The Fabric of Life

Textile designer Jean Mason ’11 explains how she found her way as an artist, designer, and small business owner.

Jean Mason ’11 has worked for some of the biggest brands in fashion, including Eileen Fisher, Lilly Pulitzer, and Urban Outfitters. Today she’s a designer in the kids’ department at San Francisco-based Stitch Fix, and she runs her own business, jeanmasonPRINT, designing commemorative tea towels. Mason spoke with DAM about her artistic inspiration, the importance of saying yes, and developing a side hustle. 

When did you become interested in textile design? 
I moved to New York after college, and I was working at Condé Nast and didn’t really know what I wanted to do. I had a basis in printmaking coming out of Dartmouth, and I was doing my studio work on nights and weekends at a little studio space in Midtown. Thea Stusman ’13 had a friend who was starting a fashion label. She approached me and wanted to do a collaboration for her capsule collection. I hadn’t done a textile design before but I feel like the name of the game is just say yes and figure it out. I figured out how to do a repeat pattern in Microsoft Word, which seems really funny because I now use all this advanced textile design software. So I just sent her a little line drawing that she turned into a sweater. After I saw what was just a doodle on the back of a napkin become a product, I was like, “Holy sh*t, this is an actual job.” From there I quit my job and got a couple internships, just to confirm that was what I wanted to do. Then I got into a fibers program at the Savannah College of Art and Design.

Why did you feel it was important to do a grad program?
I knew that I wanted to be a textile designer, but I just didn’t understand how you get from something scribbled on a piece of paper to a fully finished product. How do you digitize work? How do you clean it for production? How do you know how many colors you’re allowed to have in a design? All those technical things were a huge gap in my education. I went back to grad school to kind of pump the brakes. I guess you can learn that stuff on the job, but I wanted a more intensive training.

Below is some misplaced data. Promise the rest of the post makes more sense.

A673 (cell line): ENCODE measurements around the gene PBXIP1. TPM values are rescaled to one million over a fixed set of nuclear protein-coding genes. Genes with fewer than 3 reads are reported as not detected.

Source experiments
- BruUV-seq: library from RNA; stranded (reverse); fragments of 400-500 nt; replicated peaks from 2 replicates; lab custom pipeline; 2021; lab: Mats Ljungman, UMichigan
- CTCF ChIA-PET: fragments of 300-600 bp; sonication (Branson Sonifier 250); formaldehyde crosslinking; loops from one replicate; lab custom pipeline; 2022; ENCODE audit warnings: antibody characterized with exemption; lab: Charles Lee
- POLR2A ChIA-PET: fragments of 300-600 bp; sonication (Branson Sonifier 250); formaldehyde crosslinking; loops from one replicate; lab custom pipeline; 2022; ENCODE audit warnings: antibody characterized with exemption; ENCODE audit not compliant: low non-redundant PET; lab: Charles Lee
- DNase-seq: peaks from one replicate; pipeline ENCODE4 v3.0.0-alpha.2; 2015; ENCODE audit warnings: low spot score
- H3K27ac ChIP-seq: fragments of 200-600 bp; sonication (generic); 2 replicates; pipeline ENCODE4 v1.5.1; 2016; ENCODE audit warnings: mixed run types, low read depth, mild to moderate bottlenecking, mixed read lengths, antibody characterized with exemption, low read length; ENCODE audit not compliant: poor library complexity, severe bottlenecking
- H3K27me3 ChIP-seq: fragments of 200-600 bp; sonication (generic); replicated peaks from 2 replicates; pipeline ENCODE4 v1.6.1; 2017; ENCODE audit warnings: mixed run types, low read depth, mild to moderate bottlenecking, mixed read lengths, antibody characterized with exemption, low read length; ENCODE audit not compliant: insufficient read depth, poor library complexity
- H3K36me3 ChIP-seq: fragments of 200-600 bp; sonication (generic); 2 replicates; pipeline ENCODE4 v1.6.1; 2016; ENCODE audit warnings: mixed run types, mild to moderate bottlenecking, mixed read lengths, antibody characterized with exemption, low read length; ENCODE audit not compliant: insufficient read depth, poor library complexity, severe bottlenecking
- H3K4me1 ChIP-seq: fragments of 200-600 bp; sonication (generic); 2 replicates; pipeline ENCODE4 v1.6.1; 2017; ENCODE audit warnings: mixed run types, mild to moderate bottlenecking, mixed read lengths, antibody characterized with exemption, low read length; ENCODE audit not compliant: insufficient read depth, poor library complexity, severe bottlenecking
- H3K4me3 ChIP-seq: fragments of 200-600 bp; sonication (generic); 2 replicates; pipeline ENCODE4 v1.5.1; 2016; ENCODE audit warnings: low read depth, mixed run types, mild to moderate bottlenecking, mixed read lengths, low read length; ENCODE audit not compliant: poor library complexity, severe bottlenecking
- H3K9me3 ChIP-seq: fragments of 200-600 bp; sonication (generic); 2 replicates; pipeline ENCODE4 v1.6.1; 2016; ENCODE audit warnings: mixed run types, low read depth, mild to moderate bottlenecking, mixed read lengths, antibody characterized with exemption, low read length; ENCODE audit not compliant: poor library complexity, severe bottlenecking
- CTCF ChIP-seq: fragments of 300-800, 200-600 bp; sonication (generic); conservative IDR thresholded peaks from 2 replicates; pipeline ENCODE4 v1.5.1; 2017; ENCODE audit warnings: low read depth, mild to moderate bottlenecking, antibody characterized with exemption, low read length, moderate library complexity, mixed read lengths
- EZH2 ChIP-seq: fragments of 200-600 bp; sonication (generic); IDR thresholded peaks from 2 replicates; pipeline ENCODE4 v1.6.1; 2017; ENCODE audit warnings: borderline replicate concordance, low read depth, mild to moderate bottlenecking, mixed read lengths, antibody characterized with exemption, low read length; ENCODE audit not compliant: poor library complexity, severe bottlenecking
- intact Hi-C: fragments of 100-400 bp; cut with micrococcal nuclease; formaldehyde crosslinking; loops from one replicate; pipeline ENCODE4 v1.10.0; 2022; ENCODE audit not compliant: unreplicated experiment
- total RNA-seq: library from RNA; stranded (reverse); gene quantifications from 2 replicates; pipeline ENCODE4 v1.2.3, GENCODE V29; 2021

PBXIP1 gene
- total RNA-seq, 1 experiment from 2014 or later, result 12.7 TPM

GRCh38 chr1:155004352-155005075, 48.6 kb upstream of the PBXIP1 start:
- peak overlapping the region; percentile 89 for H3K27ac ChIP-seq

You’ve worked with a wide range of major brands. What lessons have you taken from those companies?
I didn’t really realize until I got into those jobs how truly different the approaches to design are. Those different environments gave me a good sense of the values that were important to me as a designer. How much is a big name-brand important to me versus how much is developing business acumen important versus how much do I really want to put my pen to paper every day? And how much do I want to be involved in the production-related aspects of my work?

How do you like working within a brand’s specific design constraints?
I actually enjoy constraints—having them helps me separate my personal work from my 9-to-5 work. With Lilly Pulitzer, the prints are very painterly, with super bright colors and animals. So when I’d be doing my own work, anything I had that fell into that bucket, I’d save for my job. And then any other ideas I had, I could get out of my system in my own work.

Stitch Fix is a little different because it’s a data-driven company. Originally we sold third-party brands, but now they’ve gotten into designing their own stuff based on data from customer feedback. That’s definitely a constraint that I have now—is this design decision that I’m making backed up in data? It’s definitely a very Silicon Valley approach to design.

What’s your artistic inspiration?
I really soak in the culture and the visual cues and the environment of wherever I’m living. Recently Ive been drawing more succulents because I live in San Francisco. My work shifts every time I move.

You also design tea towels as a side hustle—how did that start?
My mom works at an interior design store in Philadelphia, and she thought they needed a tea towel that describes the Main Line, which is the little cluster of suburbs outside of Philadelphia where I’m from. She asked me to make something, and I printed 300 Main Line-designed tea towels and sent them to our store. Those sold out really fast, and I thought I should do a New York design or a Philadelphia design. Now I have custom clients—a lot of brides who want custom tea towels for their weddings and the Savannah Bee Co. commissioned towels for its stores. It’s been a nice side project because it’s grown slowly with me and I’m gradually expanding my number of retailers and learning how to register a business, pay taxes, and all those little things.

How has Dartmouth influenced your path?
Having a combination of fine arts with a liberal arts foundation and understanding how to write and present your ideas—which you learn in your freshman writing seminar, basically—has been something that’s served me pretty well when I was writing my thesis for grad school,and in daily interactions trying to explain my work to buyers or people who are critiquing my work in a more fine art setting.

What advice would you give someone who wants to pursue a career in art?
My approach was just saying yes to everything, even if I wasn’t sure that I could execute.

If you fail, you fail. But if you don’t fail, you might discover a new career path for yourself. I also think getting a breadth of experience is important. There’s no shame in doing internship after internship if you feel like you’re still learning. I wasn’t sure how I wanted to use my art—did I want to be a fine artist? Did I want to be at a large fashion company or at a smaller studio? You kind of have to try it all out in a relatively low-commitment way until you can understand what lights your fire.

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